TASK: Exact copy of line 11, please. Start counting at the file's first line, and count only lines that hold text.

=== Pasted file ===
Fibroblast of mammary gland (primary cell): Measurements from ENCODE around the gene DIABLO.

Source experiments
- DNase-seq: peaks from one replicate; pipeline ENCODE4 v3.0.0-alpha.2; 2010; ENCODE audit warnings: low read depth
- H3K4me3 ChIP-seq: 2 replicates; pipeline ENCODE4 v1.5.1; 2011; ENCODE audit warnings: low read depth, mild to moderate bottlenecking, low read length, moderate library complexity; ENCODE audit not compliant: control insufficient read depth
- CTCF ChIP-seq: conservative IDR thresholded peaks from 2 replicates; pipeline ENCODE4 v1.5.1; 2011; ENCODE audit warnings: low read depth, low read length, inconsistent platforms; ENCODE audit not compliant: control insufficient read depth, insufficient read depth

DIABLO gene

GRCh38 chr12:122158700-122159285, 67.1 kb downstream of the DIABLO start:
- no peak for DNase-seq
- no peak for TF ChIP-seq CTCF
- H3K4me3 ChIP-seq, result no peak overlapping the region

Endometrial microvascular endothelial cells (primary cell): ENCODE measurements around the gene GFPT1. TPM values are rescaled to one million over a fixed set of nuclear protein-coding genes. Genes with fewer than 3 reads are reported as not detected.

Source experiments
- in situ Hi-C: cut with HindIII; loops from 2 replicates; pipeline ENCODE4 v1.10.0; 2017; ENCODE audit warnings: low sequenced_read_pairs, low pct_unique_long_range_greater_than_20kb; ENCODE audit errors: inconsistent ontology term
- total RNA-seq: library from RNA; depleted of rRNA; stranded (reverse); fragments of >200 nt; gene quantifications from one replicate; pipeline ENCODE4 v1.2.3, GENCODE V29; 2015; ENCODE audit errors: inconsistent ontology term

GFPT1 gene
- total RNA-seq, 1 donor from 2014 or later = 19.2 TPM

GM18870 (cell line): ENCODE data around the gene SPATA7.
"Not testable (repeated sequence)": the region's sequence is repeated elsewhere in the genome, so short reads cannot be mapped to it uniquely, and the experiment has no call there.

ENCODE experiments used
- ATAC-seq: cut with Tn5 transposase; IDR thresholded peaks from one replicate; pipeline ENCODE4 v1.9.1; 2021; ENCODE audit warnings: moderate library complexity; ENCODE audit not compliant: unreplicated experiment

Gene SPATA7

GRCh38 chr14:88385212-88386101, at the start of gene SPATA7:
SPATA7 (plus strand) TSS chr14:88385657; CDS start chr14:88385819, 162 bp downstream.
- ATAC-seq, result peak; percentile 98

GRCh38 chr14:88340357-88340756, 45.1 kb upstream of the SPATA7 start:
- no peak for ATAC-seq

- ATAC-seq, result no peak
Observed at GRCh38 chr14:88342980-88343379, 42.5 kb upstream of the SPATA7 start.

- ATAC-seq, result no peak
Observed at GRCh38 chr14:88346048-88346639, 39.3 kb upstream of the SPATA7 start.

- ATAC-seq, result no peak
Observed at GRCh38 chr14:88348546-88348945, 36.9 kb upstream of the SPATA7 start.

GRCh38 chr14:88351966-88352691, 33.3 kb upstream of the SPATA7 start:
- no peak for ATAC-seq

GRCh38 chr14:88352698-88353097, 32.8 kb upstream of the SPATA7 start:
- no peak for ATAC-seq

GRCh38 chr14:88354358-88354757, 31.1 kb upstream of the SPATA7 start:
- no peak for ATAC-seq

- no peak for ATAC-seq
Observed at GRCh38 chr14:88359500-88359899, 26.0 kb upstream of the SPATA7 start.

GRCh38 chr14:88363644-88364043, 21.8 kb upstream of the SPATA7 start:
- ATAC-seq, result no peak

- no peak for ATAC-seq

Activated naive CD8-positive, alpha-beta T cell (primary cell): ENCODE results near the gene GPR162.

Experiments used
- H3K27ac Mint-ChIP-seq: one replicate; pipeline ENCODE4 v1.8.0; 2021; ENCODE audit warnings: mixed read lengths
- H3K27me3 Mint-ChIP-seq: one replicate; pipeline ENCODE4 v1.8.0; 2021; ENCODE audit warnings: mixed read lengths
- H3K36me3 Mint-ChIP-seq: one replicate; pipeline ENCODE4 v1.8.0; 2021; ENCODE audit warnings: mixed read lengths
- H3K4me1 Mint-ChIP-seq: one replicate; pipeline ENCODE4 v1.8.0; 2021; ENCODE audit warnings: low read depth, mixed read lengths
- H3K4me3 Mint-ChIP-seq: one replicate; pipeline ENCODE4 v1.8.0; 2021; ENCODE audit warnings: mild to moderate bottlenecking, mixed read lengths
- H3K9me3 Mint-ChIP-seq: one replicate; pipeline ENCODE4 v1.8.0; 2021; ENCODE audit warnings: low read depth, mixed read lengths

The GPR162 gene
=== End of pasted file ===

Endometrial microvascular endothelial cells (primary cell): ENCODE measurements around the gene GFPT1. TPM values are rescaled to one million over a fixed set of nuclear protein-coding genes. Genes with fewer than 3 reads are reported as not detected.